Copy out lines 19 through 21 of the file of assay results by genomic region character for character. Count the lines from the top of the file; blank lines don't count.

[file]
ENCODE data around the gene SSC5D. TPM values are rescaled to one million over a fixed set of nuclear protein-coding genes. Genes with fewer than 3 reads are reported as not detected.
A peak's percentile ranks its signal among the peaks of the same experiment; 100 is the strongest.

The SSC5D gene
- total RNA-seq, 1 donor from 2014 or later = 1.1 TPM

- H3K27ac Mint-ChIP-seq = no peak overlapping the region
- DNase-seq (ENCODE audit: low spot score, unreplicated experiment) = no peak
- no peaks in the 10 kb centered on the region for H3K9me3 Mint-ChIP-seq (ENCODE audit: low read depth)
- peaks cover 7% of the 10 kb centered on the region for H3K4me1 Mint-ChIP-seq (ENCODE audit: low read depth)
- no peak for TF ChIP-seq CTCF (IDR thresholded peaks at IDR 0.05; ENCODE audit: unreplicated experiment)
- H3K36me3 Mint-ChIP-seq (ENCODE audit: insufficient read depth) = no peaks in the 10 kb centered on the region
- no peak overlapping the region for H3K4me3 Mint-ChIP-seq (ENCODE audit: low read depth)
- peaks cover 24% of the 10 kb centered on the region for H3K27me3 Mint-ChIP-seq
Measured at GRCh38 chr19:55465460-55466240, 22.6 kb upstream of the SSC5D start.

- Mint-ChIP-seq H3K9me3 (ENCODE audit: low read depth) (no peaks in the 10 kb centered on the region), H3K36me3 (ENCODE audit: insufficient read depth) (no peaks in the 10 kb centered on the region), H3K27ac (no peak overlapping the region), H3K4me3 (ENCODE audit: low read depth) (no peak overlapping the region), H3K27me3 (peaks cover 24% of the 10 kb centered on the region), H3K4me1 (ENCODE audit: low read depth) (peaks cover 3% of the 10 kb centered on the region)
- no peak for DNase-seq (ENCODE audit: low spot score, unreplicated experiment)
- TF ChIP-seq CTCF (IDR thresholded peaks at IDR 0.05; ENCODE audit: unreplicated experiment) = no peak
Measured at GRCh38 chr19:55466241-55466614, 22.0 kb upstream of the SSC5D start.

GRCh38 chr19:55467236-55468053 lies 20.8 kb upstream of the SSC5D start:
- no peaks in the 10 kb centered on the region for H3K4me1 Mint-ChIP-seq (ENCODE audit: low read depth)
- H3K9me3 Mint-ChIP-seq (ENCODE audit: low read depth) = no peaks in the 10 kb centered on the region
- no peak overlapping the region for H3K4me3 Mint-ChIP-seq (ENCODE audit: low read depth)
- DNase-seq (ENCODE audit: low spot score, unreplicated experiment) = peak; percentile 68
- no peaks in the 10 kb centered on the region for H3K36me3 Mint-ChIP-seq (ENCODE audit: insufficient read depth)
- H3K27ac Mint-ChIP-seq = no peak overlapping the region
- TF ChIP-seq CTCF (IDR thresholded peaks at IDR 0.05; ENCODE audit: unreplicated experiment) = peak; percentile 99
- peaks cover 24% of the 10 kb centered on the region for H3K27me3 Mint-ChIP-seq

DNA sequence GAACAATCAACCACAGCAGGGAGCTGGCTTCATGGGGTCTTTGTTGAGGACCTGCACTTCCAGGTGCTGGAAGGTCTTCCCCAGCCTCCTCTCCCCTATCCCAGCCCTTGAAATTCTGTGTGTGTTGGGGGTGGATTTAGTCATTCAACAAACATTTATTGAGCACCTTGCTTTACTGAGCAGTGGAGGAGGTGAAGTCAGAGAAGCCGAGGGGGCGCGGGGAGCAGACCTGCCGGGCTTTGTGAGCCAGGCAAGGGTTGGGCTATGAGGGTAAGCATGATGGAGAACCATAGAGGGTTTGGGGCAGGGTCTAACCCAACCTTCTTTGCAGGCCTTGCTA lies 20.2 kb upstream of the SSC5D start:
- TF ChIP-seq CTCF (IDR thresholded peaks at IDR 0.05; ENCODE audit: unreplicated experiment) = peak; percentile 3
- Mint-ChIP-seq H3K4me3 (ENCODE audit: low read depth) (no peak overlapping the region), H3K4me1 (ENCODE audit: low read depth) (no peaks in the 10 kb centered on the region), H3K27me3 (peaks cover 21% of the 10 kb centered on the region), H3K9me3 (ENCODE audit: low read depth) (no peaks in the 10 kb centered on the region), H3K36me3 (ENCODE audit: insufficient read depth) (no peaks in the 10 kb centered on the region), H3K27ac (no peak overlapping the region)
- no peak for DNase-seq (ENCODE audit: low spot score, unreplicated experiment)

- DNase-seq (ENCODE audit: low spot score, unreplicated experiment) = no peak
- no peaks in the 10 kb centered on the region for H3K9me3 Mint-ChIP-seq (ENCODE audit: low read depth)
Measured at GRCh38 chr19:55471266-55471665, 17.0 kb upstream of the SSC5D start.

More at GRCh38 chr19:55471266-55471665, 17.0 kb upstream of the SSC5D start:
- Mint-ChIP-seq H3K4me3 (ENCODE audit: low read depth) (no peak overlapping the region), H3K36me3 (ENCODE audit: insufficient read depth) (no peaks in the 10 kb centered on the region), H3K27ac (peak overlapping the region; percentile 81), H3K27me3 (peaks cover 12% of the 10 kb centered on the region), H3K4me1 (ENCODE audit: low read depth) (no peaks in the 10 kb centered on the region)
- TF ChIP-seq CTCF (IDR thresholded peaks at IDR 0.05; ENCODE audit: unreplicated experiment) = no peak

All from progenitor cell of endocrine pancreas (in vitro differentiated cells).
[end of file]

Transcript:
- no peaks in the 10 kb centered on the region for H3K4me1 Mint-ChIP-seq (ENCODE audit: low read depth)
- H3K9me3 Mint-ChIP-seq (ENCODE audit: low read depth) = no peaks in the 10 kb centered on the region
- no peak overlapping the region for H3K4me3 Mint-ChIP-seq (ENCODE audit: low read depth)